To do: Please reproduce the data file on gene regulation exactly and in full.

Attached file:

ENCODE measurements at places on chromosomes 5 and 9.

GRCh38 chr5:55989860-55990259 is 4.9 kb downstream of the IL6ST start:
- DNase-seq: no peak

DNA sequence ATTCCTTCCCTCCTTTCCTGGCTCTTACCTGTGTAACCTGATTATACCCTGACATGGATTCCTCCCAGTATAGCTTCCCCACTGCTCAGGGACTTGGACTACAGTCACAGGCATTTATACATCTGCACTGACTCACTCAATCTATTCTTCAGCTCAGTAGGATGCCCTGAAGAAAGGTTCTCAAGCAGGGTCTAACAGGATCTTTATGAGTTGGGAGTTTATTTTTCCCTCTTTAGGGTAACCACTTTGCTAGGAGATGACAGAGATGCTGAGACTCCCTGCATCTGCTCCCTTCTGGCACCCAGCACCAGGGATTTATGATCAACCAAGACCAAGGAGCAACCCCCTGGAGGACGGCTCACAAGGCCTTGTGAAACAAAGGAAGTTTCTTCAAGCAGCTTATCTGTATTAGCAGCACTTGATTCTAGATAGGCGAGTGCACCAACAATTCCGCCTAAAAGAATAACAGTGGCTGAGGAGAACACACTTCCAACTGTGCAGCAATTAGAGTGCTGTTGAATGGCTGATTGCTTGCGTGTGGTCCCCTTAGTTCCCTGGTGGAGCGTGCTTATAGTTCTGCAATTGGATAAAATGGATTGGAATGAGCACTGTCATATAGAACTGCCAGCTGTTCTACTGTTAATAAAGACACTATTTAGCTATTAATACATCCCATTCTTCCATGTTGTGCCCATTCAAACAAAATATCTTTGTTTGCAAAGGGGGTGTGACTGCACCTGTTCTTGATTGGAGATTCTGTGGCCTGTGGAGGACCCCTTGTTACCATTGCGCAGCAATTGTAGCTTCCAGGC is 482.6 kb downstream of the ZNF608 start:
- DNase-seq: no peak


ENCODE measurements at places on chromosomes 5 and 9.

GRCh38 chr5:55989860-55990259 is 4.9 kb downstream of the IL6ST start:
- DNase-seq: no peak

DNA sequence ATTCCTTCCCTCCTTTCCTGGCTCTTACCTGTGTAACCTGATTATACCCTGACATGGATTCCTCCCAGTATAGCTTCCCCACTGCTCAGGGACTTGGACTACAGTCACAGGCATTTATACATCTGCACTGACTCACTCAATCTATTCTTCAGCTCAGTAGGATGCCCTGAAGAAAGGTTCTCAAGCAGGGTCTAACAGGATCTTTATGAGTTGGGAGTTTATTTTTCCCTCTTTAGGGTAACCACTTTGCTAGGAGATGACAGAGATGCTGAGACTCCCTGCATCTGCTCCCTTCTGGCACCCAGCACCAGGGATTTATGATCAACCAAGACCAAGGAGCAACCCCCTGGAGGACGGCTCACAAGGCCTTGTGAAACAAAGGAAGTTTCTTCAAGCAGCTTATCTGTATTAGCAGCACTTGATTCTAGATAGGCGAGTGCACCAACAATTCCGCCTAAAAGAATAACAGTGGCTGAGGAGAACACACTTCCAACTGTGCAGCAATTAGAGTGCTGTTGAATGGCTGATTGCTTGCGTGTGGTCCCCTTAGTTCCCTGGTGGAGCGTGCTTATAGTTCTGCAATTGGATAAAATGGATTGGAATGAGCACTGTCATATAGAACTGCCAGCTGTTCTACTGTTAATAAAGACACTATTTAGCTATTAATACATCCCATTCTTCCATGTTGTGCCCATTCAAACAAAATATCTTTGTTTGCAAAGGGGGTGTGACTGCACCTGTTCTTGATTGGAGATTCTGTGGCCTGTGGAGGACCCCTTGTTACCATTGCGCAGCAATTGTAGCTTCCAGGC is 482.6 kb downstream of the ZNF608 start:
- DNase-seq: no peak